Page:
Readers Roundtable: Do Men Make Women Run Faster?

Woo! Mary Keitany went for Paula Radcliffe’s 2:15:25 world record in London, but came up a little short in 2:17:01, good enough for the “women’s-only” all-time best. Women’s-only? Yeah. That’s a thing.

You see, after Paula Radcliffe ran 2:15:25 world record in a race with male pace-setters, the International Association of Athletic Federations (IAAF), the international governing body for the the sport of track and field, made a rule that a women’s world record would only count if run in a women-only race — meaning either a women-only race or, as is the case for most major marathons these days, in a race with an elite women-only start. Meaning, the IAAF decided it might be easier to run faster with men around rather than just women.

So we wanted to know, in theory or in your experience, for only elites or the rest of us:

Does running with men help women run faster? Why or why not? 

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Salty Running boss and mother of 3 little ones with PRs of 3:10:15 (26.2), 1:25:59 (13.1) and 18:15 (5k). I love to write about running culture, mental training, and fitting in a serious running habit with the rest of a busy life.

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18 comments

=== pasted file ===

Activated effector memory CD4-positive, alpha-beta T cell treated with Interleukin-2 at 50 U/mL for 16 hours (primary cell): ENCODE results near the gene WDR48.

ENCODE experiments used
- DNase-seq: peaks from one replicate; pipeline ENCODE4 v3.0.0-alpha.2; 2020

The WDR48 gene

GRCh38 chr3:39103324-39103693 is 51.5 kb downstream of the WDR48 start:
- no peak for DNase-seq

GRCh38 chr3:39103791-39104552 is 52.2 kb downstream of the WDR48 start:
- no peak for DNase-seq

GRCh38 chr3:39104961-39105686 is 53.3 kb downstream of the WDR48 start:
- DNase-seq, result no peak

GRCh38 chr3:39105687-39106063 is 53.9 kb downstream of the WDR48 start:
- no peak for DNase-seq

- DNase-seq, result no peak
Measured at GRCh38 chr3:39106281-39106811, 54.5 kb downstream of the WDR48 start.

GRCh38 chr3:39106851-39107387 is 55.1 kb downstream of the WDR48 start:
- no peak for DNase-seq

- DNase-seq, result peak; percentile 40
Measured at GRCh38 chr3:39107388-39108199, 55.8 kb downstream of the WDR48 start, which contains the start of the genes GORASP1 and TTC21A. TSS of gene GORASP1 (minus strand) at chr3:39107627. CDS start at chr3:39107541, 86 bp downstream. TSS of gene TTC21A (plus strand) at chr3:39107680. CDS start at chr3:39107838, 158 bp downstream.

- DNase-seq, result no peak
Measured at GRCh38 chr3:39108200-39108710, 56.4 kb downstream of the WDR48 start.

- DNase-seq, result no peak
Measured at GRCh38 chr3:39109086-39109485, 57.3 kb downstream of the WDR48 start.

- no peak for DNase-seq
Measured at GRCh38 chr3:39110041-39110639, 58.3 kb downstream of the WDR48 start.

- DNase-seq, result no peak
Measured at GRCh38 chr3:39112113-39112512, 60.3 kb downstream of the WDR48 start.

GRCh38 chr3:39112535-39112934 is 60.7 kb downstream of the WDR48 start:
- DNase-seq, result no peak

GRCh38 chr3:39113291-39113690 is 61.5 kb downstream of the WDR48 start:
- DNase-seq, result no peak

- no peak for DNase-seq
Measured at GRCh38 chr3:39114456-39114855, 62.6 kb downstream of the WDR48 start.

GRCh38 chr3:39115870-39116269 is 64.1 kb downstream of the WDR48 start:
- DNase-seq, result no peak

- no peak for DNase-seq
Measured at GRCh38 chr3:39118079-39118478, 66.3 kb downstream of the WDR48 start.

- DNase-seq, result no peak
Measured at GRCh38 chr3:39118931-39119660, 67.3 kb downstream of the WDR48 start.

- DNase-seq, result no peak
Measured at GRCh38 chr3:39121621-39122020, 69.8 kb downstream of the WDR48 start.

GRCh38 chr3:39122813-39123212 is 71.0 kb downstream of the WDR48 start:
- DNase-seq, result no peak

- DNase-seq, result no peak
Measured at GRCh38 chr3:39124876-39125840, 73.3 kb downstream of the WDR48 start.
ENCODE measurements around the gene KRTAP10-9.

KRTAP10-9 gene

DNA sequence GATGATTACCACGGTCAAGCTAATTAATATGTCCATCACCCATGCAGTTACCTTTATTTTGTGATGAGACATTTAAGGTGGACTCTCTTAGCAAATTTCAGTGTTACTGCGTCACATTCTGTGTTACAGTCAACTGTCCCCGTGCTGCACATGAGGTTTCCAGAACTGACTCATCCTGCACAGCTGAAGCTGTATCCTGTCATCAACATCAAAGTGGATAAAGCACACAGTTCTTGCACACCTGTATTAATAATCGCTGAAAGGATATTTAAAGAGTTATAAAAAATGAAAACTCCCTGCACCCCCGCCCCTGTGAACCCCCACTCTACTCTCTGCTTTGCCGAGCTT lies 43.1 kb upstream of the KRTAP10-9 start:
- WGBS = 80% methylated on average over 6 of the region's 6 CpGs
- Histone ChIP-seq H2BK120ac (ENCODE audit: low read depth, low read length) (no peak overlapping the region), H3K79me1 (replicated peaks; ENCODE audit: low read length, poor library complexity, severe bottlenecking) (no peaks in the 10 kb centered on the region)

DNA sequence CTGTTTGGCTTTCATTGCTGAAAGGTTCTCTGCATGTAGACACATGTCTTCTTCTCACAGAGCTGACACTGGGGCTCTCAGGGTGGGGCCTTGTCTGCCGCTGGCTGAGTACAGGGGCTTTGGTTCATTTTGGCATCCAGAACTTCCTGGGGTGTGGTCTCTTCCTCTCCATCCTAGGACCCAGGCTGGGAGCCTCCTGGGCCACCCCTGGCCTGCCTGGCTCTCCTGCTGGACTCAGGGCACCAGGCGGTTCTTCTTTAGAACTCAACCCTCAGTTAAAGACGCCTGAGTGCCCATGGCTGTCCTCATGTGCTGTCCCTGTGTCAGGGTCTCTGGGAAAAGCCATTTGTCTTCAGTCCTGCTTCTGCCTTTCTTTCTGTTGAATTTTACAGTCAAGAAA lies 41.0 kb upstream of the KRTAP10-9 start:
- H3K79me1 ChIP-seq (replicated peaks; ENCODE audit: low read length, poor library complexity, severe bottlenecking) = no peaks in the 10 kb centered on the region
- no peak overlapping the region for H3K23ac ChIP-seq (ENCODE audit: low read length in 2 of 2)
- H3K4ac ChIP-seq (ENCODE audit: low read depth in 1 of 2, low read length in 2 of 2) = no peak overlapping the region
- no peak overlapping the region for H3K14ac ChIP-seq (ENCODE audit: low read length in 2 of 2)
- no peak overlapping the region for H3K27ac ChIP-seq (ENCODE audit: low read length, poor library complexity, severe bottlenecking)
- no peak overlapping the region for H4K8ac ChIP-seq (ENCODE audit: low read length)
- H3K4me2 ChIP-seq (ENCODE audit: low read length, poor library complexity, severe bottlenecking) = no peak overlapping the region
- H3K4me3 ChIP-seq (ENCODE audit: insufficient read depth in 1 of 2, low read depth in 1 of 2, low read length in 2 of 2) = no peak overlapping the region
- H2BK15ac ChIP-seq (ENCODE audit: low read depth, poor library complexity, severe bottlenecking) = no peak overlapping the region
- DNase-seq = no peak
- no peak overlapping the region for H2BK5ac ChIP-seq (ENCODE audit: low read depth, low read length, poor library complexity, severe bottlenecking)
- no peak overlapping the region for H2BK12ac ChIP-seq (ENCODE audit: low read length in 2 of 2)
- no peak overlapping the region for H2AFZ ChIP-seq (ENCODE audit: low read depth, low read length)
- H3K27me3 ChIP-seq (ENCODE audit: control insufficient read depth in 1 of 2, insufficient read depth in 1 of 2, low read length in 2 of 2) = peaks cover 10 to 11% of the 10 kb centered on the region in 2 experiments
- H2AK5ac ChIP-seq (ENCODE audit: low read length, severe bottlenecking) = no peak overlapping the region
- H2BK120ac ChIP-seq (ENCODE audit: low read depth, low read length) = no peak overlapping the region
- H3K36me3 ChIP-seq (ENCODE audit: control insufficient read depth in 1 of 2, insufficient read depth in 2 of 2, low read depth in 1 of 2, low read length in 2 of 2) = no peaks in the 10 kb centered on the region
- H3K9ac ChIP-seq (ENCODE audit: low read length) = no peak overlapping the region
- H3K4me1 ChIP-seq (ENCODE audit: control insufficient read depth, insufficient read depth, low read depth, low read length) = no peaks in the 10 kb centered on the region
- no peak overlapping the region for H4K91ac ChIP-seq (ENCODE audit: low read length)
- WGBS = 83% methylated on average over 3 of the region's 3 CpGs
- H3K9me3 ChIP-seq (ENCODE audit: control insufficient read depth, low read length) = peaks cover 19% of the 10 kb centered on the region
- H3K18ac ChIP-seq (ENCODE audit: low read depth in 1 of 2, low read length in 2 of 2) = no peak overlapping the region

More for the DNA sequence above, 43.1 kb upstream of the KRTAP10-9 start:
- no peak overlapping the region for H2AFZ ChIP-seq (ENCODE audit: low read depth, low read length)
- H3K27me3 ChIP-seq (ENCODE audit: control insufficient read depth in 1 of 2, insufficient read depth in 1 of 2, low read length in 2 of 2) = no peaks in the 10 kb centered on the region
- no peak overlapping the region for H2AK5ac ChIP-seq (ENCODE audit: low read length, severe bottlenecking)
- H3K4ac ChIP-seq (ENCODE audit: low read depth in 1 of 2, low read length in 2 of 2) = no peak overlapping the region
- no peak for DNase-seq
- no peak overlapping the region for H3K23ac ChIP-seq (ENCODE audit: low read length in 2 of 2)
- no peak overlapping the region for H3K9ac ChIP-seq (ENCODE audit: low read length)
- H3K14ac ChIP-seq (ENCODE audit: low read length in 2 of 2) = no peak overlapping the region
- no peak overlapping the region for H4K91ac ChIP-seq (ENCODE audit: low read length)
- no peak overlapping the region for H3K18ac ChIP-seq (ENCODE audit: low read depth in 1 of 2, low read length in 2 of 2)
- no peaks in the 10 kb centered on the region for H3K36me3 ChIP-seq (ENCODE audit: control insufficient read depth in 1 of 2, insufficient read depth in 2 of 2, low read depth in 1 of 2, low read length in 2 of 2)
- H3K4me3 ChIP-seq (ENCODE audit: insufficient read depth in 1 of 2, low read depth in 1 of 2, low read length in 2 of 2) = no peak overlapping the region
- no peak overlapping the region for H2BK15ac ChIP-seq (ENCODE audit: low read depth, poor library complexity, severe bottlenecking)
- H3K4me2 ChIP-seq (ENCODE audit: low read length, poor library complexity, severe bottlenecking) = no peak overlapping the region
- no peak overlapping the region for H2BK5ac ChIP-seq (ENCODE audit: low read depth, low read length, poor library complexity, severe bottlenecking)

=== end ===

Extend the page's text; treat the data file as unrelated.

1. As a mid-to-back-packer, anybody who is faster than me is going to help push me, regardless of gender. My two best running buddies are one woman and one man, and no matter who I run with they both push me faster. For the men, maybe they could have a bicycle pacer? With a rabbit on the back? Or a carrot? What nonsense that records must be held in women-only races. As if somehow she didn’t run that insane pace.

      1. Okay, so this is really as insane as it sounds. So her record only stands if a) only ladies are running the race as a whole and b) only ladies will pace her. Ugh. Or am I missing something?

        1. No, I think that’s about right! Only women can pace women and only men, men. If anything it’s probably less fair for women because there are fewer top-echelon athletes who could possibly pace even for part of a longer race!

  2. Agree with Chicory, I’d rather have anyone around than no one. Depending on the race that usually means I’m around more men- and I’m fine with that. But I don’t think that I push MORE to stay with a man than I would to stay with a female competitor. I’d like to think I can push regardless of the gender of the person or people I am running with. But, yes I have gotten comfortable racing and running with men around me and not just using placement (i.e. running around other women) as my only motivation.